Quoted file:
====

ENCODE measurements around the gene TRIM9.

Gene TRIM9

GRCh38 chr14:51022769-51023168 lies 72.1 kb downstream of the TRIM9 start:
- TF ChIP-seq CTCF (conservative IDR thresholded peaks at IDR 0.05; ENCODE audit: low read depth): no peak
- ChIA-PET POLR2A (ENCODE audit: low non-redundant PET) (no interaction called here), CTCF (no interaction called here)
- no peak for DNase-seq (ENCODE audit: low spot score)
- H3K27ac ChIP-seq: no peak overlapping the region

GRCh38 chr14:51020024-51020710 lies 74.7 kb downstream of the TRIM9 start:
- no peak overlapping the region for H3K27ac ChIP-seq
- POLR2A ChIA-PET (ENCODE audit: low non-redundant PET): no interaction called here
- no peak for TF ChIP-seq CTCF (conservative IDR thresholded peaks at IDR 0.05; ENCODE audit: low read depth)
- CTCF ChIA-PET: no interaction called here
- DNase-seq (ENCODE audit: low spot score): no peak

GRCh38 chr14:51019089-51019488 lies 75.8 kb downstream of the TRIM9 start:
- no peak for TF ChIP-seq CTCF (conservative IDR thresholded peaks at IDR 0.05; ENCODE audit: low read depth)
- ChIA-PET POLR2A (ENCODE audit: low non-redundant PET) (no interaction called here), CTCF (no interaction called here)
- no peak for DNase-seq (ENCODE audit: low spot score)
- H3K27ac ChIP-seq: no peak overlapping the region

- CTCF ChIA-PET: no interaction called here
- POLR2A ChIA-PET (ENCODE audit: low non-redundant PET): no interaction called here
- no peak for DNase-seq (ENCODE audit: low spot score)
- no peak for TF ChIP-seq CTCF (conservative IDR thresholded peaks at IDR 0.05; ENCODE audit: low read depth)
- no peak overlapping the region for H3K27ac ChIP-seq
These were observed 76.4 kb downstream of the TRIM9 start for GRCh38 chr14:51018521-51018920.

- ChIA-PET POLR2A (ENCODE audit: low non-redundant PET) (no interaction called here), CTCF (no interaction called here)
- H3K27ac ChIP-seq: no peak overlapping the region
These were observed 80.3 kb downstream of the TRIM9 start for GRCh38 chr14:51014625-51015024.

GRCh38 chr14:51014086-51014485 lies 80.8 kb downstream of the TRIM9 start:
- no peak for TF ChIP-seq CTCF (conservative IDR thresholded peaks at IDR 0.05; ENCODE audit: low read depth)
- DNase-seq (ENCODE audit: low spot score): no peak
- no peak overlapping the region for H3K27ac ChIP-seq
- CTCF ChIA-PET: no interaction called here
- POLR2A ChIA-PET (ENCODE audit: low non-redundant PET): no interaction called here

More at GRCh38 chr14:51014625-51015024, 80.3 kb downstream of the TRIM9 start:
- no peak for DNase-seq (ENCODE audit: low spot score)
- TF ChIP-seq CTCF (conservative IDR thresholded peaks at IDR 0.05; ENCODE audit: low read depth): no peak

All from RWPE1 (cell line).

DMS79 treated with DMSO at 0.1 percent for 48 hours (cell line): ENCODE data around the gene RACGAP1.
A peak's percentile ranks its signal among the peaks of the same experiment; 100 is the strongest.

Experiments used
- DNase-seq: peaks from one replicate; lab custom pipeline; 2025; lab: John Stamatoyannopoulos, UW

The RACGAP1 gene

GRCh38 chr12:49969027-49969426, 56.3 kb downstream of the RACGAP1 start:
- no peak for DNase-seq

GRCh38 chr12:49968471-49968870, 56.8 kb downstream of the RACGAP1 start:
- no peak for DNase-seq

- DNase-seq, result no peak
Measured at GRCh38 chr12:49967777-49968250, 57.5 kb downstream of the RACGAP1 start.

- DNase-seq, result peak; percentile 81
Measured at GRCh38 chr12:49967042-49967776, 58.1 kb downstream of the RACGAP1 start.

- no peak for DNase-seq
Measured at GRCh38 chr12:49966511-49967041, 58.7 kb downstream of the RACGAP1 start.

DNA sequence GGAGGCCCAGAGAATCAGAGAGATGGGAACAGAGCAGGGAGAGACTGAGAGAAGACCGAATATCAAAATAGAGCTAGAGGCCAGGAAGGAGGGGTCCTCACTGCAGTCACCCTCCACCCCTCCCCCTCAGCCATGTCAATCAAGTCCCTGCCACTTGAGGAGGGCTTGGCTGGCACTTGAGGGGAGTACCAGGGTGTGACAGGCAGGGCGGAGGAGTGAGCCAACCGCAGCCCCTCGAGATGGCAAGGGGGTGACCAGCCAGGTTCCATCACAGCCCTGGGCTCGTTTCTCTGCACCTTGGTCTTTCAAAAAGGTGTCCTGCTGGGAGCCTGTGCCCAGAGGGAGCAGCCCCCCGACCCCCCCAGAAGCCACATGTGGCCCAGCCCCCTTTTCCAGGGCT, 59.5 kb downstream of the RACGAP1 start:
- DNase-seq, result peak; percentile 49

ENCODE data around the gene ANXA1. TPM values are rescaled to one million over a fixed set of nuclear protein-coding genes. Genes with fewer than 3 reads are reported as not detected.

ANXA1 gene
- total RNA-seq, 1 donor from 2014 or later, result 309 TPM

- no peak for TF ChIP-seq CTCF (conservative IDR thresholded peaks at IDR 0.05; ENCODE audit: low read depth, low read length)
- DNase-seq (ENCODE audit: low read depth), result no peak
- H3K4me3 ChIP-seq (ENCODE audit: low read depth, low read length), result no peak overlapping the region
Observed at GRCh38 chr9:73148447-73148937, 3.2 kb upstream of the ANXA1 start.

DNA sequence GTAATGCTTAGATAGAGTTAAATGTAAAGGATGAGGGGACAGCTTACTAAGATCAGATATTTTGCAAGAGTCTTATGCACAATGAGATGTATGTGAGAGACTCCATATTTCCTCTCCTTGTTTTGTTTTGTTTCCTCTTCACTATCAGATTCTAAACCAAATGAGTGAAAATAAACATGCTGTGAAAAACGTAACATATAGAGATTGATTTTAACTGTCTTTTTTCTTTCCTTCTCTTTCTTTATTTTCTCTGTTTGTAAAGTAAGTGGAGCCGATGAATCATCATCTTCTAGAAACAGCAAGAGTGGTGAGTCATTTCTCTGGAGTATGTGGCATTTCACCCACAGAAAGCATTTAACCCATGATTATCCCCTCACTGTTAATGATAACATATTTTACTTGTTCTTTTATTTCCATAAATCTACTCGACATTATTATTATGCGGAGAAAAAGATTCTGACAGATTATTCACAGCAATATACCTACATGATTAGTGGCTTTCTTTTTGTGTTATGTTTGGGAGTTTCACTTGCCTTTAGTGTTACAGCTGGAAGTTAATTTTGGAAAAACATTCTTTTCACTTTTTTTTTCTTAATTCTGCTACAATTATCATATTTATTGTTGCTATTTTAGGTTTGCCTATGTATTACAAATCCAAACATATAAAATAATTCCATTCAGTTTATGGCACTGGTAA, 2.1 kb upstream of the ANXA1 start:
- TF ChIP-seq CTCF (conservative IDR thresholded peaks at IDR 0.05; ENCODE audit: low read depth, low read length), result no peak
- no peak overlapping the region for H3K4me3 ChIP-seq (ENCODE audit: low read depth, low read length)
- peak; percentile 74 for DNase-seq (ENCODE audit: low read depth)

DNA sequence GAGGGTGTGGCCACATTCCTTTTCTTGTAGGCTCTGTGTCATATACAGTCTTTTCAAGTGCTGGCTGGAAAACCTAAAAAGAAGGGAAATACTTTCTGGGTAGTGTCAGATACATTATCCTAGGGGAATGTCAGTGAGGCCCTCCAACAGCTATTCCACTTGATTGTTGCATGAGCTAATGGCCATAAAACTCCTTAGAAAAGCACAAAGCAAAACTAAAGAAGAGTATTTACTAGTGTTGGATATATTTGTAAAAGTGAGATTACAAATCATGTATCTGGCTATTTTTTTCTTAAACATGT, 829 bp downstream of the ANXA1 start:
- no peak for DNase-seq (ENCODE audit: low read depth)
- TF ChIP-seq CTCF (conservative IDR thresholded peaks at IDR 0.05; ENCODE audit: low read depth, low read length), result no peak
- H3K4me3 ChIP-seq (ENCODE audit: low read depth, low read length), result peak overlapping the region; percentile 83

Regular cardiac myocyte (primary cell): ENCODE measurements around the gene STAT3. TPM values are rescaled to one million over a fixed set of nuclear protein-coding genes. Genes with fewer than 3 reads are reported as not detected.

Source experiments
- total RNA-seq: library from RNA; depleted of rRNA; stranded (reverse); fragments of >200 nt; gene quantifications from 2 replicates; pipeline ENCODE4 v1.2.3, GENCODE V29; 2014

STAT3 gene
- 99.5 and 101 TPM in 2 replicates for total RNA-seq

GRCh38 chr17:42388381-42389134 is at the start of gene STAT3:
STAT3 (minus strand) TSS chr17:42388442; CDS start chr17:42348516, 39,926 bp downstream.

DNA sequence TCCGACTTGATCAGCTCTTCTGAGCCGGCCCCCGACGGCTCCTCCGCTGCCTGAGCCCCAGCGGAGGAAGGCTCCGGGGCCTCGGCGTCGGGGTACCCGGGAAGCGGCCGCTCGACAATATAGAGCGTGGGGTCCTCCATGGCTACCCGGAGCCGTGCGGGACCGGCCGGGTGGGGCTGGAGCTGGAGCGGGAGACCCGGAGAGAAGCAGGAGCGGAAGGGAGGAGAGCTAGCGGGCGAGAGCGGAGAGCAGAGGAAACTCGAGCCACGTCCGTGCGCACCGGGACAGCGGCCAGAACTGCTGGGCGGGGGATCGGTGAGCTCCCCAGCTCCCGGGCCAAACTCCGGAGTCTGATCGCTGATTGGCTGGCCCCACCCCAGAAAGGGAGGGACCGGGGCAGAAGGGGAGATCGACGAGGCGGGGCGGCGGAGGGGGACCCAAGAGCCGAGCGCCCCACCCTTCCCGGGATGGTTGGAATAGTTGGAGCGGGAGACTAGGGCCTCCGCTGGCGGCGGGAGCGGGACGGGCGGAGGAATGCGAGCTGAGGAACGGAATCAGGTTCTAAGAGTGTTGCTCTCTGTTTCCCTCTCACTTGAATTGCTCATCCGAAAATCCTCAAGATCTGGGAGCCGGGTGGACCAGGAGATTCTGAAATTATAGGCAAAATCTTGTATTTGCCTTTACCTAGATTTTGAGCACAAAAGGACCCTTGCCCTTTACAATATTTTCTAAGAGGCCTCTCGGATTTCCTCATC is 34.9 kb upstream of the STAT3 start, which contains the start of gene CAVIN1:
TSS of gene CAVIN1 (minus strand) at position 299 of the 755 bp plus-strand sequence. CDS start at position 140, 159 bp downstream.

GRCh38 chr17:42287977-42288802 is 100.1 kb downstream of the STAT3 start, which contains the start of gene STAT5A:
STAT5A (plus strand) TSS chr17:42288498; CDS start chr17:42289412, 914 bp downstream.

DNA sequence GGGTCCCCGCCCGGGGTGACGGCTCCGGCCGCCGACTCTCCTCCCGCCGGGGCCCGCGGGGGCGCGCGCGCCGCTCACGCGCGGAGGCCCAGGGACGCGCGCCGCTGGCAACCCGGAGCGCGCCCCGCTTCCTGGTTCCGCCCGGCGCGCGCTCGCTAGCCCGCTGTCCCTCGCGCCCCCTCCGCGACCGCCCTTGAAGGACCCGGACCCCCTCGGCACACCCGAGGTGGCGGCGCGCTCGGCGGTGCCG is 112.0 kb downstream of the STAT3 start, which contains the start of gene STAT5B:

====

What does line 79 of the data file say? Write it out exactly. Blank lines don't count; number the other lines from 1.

GRCh38 chr17:42287977-42288802 is 100.1 kb downstream of the STAT3 start, which contains the start of gene STAT5A: